The members of Fox Company, 2nd Battalion, 6th Marines, are creeping through the mean streets of Iraq's meanest town when their mission comes in. Intelligence officers at the Marines' headquarters at Firm Base One, at the edge of Fallujah, have zeroed in on an insurgent: a local teacher named Taufiq Latif Saleh, suspected of being the leader of a 10-person bombmaking cell. Fox Company hits two "dry" houses before they find Saleh, a burly, bearded man in a grimy dishdasha. "I am a teacher! I am a teacher!" he protests as the Marines march him out into the courtyard, bind his hands with plastic ties and blindfold him. The Marines order his four young sons to kneel and face the wall as punishment for cracking wise when the troops entered the house. As Saleh is bundled into a waiting truck and taken to a detention facility, Lance Corporal John Hammar, 20, spots the man's daughter in tears and sighs in frustration. "Little kids are crying," he says. "I'm the bad guy now."
For the Americans charged with maintaining order in this roiling, ruined city in western Iraq, it's too late to make friends. One year ago, the Marines launched an assault to take back Fallujah from insurgents, including some loyal to al-Qaeda leader Abu Mousab al-Zarqawi, who had overrun the city and used it as a base for spreading mayhem throughout Iraq. A week of house-by-house fighting left hundreds of insurgents dead--and saddled U.S. forces and the Iraqi government with the task of rebuilding a battered city and persuading 210,000 uneasy locals to return home. Some military analysts hoped Fallujah would be where the U.S. could apply the "oil spot" strategy of counterinsurgency, with the aim to spread stability by clearing and securing individual cities and improving the lives of their citizens.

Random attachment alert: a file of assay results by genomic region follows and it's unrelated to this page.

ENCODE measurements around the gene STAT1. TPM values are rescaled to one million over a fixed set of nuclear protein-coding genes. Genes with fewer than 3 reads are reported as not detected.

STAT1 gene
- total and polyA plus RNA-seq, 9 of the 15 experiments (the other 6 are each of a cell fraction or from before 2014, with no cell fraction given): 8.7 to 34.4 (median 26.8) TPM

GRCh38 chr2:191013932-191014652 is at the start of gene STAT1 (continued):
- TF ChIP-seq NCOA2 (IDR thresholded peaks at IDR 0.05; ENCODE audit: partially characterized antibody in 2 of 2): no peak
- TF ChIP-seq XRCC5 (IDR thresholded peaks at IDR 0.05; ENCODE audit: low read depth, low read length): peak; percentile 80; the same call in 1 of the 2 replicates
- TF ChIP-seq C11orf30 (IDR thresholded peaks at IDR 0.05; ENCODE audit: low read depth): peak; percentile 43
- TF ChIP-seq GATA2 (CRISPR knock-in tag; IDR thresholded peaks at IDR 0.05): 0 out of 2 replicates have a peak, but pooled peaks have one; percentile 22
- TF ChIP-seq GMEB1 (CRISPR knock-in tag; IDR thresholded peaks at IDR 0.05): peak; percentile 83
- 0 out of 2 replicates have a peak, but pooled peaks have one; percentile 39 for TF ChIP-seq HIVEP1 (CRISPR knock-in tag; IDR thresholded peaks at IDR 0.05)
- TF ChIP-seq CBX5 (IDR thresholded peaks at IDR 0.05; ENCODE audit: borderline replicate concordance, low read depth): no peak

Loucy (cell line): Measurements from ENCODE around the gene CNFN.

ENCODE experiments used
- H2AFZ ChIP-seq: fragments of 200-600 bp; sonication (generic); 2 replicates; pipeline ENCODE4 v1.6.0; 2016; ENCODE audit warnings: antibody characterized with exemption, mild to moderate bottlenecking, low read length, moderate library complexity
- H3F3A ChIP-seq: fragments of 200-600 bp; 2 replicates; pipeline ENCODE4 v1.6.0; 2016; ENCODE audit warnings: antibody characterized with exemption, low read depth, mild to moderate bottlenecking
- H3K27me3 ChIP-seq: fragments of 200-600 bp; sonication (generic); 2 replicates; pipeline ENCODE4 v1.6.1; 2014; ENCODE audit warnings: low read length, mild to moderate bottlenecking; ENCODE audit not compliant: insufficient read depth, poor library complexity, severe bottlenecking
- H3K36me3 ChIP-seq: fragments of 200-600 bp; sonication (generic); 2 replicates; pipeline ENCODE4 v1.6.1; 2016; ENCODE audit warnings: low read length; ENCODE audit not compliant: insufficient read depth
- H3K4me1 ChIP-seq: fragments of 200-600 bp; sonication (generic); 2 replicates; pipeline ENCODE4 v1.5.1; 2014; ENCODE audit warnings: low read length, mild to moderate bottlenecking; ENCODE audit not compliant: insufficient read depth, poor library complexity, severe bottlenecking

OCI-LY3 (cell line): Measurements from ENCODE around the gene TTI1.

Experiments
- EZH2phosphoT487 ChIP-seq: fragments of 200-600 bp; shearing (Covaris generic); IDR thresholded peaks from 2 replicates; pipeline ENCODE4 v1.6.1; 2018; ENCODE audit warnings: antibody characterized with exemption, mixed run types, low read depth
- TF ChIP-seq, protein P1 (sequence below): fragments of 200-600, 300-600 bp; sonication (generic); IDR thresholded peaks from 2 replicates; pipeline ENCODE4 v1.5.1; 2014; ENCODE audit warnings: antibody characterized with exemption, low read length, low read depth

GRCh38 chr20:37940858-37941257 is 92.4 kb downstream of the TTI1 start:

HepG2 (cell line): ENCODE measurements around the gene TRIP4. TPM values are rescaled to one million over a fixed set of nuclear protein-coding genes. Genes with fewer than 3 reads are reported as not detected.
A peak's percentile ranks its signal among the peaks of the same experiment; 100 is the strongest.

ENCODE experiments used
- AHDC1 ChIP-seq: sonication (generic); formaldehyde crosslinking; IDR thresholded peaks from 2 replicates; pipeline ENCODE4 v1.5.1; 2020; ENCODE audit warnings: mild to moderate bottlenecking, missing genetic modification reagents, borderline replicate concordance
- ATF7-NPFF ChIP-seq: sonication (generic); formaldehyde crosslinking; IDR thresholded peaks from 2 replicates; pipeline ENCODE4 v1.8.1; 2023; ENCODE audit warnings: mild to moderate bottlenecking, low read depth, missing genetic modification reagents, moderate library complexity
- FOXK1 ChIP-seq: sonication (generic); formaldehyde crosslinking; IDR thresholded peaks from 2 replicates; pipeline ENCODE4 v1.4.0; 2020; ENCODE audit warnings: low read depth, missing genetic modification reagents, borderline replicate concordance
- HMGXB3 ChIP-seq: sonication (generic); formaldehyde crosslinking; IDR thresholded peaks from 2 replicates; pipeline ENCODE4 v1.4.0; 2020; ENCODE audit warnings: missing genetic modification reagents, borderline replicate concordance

But like much else about the war in Iraq, Fallujah hasn't turned out as the U.S. had hoped. In many respects, the city reflects less the progress of the U.S. enterprise than its troubles. The city's reconstruction has been slowed by a lack of coordination among the military, U.S. aid agencies and the Iraqi government. U.S. officers on the ground say they have denied terrorists a base in Fallujah. But across Iraq, the insurgency hasn't been curbed. October was the fourth deadliest month for U.S. troops since they invaded Iraq in March 2003, and last week 27 more Americans died in insurgent attacks, many of them in Sunni-dominated Anbar province, which includes Fallujah. But Shi'ite-dominated Iraqi security forces aren't ready to assume the burden of imposing order in violent Sunni areas. While the city isn't an outright failure, a military official says the hope that Fallujah could soon serve as a model for U.S. success now looks like "perhaps the result of overzealous expectation."